BeanProperties.value("firstname").observeDetail(cp.getKnownElements())
)
);

might then become:

column.setLabelProvider(new ObservableMapCellLabelProvider(
valueProperty.observeDetail(cp.getKnownElements(), elementContainer)
)
);

This is much the same but there is an elementContainer which would
implement a method called something like
addPropertyChangeListener(valueProperty, listener) which fires when the
property value changes in any object. Alternatively perhaps the
implementation of valueProperty should keep the reference to
elementContainer. That way the API is much the same though changes
would be needed internally to databinding.


Right, I think this is a great idea for the JFace-API.
Make it sense to open a bug entry for this problem?
Re: Performance Problems with an IObservableMap and TreeViewer [message #1010601 is a reply to message #1009480] Sun, 17 February 2013 20:37 Go to previous messageGo to next message
Nigel Westbury is currently offline Nigel WestburyFriend
Messages: 16
Registered: July 2009
Junior Member
I didn't mean 'one listener per element that covers all properties', I
meant 'one listener per property that covers all elements'. Java Beans
supports the first but not the second. The first helps a little but
still does not scale.

I have published an example of how you can use ViewerSupport.bind to
bind your labels in a scalable manner. The example creates one listener
per property (table column) regardless of how many elements there are.
I have documented this at nwestbury.wordpress.com. This example uses
the databinding plug-ins as is but the example could be simplified if
the databinding classes were refactored a little.

Nigel Westbury

On 15/02/2013 08:06, Tim A. wrote:
> Nigel Westbury wrote on Tue, 12 February 2013 06:13
>> In my opinion the problem really comes down to the fact that JavaBeans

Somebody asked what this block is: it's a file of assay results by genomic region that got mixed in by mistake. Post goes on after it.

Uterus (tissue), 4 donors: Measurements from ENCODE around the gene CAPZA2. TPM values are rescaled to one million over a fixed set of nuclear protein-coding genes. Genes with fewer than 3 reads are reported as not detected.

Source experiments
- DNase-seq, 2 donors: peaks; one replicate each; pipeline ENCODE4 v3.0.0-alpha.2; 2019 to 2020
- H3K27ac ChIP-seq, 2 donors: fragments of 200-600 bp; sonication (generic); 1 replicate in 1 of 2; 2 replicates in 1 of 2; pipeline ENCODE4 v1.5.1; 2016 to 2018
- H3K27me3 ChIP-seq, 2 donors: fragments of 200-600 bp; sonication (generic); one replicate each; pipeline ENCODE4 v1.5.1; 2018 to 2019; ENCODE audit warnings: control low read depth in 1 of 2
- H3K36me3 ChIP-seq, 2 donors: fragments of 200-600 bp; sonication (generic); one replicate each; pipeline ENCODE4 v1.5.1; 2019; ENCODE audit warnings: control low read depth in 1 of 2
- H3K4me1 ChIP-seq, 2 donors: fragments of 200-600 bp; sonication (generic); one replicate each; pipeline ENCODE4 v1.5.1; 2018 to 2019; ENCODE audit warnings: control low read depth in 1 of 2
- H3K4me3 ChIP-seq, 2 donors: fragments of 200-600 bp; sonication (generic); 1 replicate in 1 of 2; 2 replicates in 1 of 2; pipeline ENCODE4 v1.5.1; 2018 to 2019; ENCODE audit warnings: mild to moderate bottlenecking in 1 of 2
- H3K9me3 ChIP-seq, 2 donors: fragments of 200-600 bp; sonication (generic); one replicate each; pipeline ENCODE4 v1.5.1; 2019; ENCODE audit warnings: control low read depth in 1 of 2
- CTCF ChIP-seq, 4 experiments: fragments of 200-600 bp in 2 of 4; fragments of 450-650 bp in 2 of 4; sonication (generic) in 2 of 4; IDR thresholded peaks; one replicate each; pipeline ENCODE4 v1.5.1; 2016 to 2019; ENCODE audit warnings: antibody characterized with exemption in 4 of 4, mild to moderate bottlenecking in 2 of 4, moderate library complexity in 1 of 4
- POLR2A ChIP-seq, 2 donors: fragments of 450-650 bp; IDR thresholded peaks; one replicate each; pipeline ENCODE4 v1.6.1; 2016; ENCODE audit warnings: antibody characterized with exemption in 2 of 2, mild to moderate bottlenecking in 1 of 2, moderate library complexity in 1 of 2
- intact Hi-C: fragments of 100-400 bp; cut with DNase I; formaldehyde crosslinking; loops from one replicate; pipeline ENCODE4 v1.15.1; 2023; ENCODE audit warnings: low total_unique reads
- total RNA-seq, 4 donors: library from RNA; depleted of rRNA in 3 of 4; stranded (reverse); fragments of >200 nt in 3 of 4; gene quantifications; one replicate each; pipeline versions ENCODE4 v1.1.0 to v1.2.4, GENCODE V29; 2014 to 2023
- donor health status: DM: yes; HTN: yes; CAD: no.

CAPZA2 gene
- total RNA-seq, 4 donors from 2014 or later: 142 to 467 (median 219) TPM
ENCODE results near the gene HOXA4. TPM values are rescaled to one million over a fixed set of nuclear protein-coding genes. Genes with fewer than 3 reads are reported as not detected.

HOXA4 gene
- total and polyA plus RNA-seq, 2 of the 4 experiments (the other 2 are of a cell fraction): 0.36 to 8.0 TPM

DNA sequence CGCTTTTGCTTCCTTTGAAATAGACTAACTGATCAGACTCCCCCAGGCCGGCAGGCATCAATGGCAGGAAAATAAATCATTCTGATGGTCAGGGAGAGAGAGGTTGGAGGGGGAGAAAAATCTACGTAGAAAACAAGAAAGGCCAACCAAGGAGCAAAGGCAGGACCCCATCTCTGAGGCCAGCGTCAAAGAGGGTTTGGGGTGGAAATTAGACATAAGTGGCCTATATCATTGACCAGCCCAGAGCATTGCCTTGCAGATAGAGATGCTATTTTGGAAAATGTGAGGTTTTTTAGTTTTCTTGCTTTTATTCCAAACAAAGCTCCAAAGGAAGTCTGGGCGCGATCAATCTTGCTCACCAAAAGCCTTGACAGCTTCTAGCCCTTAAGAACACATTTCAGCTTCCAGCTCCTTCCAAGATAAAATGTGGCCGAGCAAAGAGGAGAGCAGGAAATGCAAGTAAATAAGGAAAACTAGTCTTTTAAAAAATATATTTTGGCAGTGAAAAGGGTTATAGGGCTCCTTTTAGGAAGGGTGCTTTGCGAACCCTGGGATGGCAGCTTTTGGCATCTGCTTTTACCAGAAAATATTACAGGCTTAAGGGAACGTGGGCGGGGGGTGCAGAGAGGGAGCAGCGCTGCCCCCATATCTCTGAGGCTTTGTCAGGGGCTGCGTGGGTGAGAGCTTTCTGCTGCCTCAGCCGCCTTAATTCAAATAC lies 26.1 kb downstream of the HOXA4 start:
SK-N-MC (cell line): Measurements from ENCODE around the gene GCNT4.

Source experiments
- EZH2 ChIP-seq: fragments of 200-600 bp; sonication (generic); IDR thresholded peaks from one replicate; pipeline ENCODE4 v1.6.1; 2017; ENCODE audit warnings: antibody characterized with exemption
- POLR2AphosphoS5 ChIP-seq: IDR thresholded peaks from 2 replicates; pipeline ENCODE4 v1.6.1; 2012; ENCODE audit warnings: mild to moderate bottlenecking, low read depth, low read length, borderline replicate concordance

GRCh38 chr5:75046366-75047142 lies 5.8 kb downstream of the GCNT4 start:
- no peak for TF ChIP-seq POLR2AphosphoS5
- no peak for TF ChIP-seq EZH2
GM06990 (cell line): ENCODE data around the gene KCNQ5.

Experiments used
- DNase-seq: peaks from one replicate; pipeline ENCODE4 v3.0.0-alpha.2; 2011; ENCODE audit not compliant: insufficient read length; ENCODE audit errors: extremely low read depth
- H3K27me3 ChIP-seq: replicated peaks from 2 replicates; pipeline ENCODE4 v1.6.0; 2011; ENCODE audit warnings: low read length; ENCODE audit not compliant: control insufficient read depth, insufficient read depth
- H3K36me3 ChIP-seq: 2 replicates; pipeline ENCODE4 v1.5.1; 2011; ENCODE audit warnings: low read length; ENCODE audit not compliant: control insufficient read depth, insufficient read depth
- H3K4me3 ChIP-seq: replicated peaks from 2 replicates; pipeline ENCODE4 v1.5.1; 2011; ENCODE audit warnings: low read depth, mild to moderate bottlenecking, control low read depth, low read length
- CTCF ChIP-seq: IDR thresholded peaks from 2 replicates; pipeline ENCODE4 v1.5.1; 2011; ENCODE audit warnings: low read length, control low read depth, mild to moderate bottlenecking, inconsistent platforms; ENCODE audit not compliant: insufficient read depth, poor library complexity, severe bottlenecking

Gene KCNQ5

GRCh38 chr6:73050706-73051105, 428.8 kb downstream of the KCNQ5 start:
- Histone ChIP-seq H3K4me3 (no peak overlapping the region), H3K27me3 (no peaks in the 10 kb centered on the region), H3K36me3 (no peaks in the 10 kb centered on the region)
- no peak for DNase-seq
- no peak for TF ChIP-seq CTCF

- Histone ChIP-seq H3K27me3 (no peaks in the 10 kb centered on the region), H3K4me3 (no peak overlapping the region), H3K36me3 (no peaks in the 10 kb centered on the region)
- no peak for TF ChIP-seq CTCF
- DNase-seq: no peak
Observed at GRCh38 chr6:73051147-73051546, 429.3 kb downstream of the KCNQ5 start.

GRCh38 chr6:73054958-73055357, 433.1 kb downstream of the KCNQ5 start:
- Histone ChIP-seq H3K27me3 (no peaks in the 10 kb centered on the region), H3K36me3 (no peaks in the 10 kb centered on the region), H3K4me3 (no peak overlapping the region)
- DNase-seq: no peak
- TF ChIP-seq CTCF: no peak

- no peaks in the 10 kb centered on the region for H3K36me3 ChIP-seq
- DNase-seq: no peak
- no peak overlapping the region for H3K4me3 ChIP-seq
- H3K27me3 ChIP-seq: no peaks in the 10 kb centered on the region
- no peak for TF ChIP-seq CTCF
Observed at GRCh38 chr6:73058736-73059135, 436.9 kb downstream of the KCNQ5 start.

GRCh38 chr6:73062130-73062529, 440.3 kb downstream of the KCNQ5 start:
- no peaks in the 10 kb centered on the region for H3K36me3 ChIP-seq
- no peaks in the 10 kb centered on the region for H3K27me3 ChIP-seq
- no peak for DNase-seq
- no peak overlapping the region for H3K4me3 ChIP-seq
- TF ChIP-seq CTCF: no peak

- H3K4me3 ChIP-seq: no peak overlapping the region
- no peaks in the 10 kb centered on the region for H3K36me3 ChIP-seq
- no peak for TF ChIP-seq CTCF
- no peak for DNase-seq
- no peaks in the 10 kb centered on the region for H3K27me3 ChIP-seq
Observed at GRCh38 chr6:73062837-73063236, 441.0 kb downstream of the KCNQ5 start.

>> itself is not scalable. Requiring a listener to be added to every
>> bean seems an odd decision to me. When I created the framework for a
>> model layer about 9 years ago (pre-databinding days) I instinctively
>> (i.e. without much thought) created a single listener for all changes
>> in the model.
>
>
> Yes right, I have solved my problem with one listener, too. I have added
> only one listener for each element and not for each property. This
> listener observes the whole changes from this element.
> Quote:
>> Databinding is not dependent on JavaBeans, that being just one pattern
>> for which an implementation is provided. So it should be possible to
>> use databinding with a model that has a different listener
>> architecture. However the problem is that the API for databinding is
>> very much centered around the idea of adding a separate listener to
>> each element, so we do need to re-jiggle the internal databinding code
>> to support this.
>>
>> So the current code, copied from Tom's blog:
>>
>> column.setLabelProvider(new ObservableMapCellLabelProvider(
>>
>> BeanProperties.value("firstname").observeDetail(cp.getKnownElements())
>> )
>> );
>>
>> might then become:
>>
>> column.setLabelProvider(new ObservableMapCellLabelProvider(
>> valueProperty.observeDetail(cp.getKnownElements(),
>> elementContainer)
>> )
>> );
>>
>> This is much the same but there is an elementContainer which would
>> implement a method called something like
>> addPropertyChangeListener(valueProperty, listener) which fires when
>> the property value changes in any object. Alternatively perhaps the
>> implementation of valueProperty should keep the reference to
>> elementContainer. That way the API is much the same though changes
>> would be needed internally to databinding.
>
>
> Right, I think this is a great idea for the JFace-API.
> Make it sense to open a bug entry for this problem?
>
Re: Performance Problems with an IObservableMap and TreeViewer [message #1010965 is a reply to message #1010601] Mon, 18 February 2013 15:18 Go to previous message
Timur Achmetow is currently offline Timur AchmetowFriend
Messages: 38
Registered: April 2012
Member
Nigel Westbury wrote on Sun, 17 February 2013 15:37

I didn't mean 'one listener per element that covers all properties', I
meant 'one listener per property that covers all elements'.


Ah okay, now I understand. Yes this solution is also very nice.

Quote:

I have published an example of how you can use ViewerSupport.bind to
bind your labels in a scalable manner. The example creates one listener
per property (table column) regardless of how many elements there are.
I have documented this at nwestbury.wordpress.com.


Hey Nigel, that's a very nice code snippet.
It looks easy and the performance is also nice. Great job!